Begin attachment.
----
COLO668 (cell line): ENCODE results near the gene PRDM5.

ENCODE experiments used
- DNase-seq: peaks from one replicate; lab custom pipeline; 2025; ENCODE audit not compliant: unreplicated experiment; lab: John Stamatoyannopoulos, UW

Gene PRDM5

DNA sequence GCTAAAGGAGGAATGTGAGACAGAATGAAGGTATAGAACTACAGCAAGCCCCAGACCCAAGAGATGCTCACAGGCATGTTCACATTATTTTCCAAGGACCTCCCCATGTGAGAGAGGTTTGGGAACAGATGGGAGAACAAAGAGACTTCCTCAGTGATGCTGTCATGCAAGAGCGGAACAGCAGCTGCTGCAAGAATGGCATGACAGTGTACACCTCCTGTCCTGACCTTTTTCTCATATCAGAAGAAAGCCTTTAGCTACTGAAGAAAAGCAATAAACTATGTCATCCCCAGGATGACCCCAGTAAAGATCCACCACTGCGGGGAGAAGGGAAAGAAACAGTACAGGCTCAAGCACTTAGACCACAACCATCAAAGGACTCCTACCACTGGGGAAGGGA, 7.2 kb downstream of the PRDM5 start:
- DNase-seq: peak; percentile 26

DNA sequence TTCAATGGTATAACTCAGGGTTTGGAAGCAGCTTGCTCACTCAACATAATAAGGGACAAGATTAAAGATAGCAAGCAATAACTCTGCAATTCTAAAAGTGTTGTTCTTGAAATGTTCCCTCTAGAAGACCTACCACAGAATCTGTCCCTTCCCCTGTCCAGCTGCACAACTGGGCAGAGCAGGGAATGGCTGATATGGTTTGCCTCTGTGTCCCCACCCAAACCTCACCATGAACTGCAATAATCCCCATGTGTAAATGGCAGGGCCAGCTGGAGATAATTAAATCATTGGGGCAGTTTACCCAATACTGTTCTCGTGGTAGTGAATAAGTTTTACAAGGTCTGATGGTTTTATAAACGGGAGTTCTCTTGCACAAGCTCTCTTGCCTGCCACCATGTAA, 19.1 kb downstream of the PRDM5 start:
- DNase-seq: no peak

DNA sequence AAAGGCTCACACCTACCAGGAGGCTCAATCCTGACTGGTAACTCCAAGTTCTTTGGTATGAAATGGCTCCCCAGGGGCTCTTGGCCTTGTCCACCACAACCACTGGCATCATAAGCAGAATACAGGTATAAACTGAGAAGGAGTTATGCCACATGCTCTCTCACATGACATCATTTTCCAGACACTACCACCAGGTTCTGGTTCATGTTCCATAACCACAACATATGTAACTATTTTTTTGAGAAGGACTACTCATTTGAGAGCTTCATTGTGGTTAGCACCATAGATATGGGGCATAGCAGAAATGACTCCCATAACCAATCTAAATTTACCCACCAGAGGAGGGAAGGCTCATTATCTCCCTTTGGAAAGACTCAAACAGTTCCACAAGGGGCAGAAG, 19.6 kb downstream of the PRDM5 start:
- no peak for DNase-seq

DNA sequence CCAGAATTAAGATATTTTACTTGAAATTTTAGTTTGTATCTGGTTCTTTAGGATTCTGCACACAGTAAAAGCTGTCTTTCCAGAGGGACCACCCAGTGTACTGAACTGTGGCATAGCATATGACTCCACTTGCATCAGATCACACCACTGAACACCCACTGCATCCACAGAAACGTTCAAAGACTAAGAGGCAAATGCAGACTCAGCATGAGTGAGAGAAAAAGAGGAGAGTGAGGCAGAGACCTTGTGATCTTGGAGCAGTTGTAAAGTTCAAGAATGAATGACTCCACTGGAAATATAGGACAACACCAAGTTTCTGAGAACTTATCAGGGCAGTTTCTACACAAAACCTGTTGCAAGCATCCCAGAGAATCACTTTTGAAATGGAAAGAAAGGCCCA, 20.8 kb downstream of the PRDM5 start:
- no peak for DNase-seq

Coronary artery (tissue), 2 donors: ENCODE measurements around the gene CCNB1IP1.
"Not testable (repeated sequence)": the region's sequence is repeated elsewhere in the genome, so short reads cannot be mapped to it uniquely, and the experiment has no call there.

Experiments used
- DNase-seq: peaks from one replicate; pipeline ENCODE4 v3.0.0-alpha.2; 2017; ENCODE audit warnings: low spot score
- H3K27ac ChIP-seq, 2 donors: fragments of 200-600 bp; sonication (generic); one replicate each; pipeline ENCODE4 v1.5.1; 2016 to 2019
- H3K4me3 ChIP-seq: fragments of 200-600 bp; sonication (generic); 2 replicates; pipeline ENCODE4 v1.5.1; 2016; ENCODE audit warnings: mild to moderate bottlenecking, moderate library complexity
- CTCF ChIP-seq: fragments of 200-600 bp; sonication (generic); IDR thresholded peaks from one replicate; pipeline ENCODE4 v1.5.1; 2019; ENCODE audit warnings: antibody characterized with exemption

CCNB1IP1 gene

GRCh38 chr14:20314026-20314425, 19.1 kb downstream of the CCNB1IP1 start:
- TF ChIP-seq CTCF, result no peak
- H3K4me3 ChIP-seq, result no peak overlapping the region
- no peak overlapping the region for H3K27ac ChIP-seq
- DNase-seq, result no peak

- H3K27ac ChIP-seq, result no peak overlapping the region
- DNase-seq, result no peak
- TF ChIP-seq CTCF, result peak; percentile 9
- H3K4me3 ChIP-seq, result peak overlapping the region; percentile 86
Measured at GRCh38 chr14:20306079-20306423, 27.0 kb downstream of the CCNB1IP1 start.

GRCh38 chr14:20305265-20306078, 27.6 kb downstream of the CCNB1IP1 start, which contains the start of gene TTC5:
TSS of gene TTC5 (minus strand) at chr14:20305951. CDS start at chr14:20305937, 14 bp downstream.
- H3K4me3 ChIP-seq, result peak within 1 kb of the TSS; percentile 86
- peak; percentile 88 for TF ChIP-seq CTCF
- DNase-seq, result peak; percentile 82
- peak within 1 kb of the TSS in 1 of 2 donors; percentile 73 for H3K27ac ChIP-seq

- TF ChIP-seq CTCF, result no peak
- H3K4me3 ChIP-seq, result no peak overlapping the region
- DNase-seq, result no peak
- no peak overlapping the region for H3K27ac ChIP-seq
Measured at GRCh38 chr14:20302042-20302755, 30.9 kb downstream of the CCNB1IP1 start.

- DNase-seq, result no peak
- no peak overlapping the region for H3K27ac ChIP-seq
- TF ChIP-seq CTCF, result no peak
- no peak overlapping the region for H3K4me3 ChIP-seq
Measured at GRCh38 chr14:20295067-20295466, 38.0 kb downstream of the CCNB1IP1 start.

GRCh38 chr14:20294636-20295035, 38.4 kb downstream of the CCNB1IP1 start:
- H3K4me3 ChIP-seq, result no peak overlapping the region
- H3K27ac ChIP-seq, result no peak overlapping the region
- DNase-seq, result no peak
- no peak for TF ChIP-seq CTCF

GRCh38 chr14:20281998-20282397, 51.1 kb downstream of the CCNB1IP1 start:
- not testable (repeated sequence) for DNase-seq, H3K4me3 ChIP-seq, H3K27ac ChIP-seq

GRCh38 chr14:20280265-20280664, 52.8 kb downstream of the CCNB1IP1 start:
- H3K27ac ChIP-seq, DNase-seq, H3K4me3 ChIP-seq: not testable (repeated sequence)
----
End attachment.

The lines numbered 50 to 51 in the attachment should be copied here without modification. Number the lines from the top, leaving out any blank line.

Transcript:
- DNase-seq, result no peak
- no peak for TF ChIP-seq CTCF